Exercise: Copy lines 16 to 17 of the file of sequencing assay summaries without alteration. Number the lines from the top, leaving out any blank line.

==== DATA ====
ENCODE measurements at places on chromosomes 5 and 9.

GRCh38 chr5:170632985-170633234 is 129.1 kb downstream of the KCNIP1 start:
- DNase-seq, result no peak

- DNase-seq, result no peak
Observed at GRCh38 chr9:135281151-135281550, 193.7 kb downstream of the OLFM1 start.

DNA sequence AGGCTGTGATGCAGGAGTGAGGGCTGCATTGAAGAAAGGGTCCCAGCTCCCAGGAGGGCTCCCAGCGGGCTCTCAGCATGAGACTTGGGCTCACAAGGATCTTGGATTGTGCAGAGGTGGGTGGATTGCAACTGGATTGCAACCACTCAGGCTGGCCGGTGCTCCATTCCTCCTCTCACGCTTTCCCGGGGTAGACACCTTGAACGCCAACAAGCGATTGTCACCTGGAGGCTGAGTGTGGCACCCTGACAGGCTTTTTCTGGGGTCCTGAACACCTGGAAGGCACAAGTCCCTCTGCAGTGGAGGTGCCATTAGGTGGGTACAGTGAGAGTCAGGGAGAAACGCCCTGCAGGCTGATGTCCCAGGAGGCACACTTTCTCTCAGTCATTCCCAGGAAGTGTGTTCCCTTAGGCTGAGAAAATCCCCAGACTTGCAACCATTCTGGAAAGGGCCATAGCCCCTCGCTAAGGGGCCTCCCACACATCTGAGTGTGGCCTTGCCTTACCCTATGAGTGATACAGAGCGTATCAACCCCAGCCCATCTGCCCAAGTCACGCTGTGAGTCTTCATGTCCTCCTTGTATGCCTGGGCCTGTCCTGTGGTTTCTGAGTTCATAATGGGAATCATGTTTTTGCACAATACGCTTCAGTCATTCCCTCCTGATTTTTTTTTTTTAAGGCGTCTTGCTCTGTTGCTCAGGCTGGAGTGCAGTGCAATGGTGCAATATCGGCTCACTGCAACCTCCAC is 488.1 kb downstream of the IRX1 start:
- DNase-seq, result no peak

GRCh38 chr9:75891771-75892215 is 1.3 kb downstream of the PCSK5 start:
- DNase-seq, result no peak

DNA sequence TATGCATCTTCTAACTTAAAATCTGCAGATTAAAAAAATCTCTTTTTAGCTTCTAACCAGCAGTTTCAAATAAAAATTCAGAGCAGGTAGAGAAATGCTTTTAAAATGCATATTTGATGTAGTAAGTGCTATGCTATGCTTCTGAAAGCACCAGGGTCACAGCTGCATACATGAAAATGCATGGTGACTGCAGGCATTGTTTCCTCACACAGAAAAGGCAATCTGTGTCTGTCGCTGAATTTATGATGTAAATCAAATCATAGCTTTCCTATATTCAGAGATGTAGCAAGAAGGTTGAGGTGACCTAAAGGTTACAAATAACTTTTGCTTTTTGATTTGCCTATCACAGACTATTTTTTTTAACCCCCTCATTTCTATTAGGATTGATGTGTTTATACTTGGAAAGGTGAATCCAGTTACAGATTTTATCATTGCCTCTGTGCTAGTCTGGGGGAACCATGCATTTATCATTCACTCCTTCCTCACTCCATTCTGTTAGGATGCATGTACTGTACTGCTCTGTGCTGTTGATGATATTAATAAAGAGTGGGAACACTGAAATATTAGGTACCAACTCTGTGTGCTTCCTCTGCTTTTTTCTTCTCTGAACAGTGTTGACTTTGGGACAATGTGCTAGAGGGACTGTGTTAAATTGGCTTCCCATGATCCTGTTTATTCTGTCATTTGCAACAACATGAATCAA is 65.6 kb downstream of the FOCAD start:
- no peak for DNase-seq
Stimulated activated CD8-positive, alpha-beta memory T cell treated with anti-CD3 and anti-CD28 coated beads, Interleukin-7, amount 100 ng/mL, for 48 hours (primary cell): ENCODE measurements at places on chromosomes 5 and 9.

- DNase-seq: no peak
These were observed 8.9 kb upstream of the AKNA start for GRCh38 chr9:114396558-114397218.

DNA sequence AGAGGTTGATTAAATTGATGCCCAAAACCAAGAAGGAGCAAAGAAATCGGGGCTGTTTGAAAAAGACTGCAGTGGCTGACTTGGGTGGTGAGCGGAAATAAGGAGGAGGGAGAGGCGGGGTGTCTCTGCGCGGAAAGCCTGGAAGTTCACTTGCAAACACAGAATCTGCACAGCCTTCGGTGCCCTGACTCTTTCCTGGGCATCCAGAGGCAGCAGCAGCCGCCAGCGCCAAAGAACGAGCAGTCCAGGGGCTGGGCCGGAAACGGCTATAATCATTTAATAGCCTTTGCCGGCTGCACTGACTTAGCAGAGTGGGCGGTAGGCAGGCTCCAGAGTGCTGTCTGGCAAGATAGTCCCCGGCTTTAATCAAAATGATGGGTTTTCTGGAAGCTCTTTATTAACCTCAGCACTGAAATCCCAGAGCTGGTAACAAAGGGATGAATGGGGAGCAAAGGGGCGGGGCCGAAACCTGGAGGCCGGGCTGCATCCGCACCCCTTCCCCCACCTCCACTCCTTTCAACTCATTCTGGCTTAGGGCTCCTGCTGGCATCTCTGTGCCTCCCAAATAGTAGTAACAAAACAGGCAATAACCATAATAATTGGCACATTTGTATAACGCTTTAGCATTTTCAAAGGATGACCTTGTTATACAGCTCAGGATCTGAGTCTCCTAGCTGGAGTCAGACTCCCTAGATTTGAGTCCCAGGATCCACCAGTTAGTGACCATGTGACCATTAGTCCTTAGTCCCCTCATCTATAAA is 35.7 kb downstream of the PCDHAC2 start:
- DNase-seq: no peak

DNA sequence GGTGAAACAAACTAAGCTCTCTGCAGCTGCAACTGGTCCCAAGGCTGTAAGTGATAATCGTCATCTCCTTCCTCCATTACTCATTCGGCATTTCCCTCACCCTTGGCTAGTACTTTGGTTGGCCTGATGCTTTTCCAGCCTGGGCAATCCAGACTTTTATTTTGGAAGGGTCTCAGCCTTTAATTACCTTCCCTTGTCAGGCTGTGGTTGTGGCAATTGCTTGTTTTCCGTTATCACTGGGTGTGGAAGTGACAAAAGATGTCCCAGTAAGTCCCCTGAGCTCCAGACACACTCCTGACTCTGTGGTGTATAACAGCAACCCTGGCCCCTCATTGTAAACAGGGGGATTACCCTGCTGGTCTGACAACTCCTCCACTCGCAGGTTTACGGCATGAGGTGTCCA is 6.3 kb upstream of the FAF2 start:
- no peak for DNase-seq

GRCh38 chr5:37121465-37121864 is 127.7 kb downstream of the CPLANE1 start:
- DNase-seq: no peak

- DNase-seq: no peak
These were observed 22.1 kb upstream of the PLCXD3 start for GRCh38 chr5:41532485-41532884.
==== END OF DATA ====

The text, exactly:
- DNase-seq: no peak

DNA sequence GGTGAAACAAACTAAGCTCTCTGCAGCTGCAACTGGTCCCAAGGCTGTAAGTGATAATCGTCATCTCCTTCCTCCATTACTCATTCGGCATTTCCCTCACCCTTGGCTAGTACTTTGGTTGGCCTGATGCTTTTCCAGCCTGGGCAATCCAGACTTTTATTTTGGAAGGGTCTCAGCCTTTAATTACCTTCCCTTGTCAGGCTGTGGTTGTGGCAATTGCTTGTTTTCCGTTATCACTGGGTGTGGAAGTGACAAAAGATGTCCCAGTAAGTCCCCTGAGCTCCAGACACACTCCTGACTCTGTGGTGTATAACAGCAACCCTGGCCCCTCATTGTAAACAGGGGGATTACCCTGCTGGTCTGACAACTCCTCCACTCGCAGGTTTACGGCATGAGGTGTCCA is 6.3 kb upstream of the FAF2 start: